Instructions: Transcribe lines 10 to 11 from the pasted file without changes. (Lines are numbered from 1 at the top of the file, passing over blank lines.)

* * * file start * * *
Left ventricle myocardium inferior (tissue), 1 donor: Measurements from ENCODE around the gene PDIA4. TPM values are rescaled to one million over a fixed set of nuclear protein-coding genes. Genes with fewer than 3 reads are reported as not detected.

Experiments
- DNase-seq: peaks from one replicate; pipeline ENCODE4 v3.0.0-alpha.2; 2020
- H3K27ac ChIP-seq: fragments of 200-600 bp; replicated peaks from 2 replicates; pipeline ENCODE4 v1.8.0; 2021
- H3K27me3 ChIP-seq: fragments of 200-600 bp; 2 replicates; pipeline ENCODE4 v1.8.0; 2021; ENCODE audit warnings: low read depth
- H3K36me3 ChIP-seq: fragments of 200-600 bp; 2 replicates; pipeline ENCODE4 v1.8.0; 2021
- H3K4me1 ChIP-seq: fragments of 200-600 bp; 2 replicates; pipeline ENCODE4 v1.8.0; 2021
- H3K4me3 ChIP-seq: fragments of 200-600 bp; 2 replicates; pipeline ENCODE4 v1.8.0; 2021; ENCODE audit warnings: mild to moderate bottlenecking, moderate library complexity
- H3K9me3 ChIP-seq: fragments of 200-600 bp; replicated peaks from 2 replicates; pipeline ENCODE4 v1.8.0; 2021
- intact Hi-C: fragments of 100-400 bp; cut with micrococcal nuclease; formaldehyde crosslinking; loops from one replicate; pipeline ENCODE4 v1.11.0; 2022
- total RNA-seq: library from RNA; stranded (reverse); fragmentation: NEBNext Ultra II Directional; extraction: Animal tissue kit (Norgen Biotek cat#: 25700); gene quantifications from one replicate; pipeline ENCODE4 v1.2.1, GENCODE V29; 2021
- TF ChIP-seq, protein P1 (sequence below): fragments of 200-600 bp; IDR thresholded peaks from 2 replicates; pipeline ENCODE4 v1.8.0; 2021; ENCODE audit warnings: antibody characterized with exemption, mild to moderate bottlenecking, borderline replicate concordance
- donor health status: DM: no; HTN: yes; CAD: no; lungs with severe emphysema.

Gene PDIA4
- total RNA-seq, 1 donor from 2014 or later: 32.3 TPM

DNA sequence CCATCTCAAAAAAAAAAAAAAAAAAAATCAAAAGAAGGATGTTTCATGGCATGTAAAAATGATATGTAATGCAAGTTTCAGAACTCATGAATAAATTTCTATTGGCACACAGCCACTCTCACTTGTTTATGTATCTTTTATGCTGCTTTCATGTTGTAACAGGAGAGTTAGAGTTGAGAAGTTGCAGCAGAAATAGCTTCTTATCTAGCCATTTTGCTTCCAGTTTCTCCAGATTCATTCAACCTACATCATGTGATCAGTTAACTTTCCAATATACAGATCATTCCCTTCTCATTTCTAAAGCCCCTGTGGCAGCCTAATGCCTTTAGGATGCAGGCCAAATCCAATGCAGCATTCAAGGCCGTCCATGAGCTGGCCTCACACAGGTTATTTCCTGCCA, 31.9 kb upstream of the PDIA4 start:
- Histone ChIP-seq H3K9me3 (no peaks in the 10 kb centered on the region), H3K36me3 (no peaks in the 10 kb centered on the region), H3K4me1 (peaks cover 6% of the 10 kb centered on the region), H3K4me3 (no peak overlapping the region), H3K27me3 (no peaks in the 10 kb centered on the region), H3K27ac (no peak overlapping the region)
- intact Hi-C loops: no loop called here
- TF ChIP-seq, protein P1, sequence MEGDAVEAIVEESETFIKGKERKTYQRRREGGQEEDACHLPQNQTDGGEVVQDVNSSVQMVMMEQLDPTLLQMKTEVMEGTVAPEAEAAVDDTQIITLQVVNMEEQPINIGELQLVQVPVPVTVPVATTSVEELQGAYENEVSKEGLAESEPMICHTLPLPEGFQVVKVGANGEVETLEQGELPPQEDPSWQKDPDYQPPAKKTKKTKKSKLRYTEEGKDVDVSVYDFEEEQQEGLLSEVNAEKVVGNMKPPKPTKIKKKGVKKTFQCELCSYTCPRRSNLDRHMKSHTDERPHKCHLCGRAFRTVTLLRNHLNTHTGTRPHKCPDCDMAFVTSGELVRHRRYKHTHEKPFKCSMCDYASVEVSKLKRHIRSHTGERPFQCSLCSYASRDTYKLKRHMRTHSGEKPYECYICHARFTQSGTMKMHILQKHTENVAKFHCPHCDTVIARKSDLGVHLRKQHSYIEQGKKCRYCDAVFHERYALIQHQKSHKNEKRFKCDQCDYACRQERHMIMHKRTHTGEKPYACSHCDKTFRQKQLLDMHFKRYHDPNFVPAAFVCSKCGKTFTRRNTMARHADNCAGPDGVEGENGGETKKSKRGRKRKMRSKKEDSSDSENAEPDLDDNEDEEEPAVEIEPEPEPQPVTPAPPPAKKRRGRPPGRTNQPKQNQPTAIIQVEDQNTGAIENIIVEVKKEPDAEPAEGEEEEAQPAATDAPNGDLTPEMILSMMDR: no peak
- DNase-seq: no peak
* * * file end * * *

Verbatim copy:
- intact Hi-C: fragments of 100-400 bp; cut with micrococcal nuclease; formaldehyde crosslinking; loops from one replicate; pipeline ENCODE4 v1.11.0; 2022
- total RNA-seq: library from RNA; stranded (reverse); fragmentation: NEBNext Ultra II Directional; extraction: Animal tissue kit (Norgen Biotek cat#: 25700); gene quantifications from one replicate; pipeline ENCODE4 v1.2.1, GENCODE V29; 2021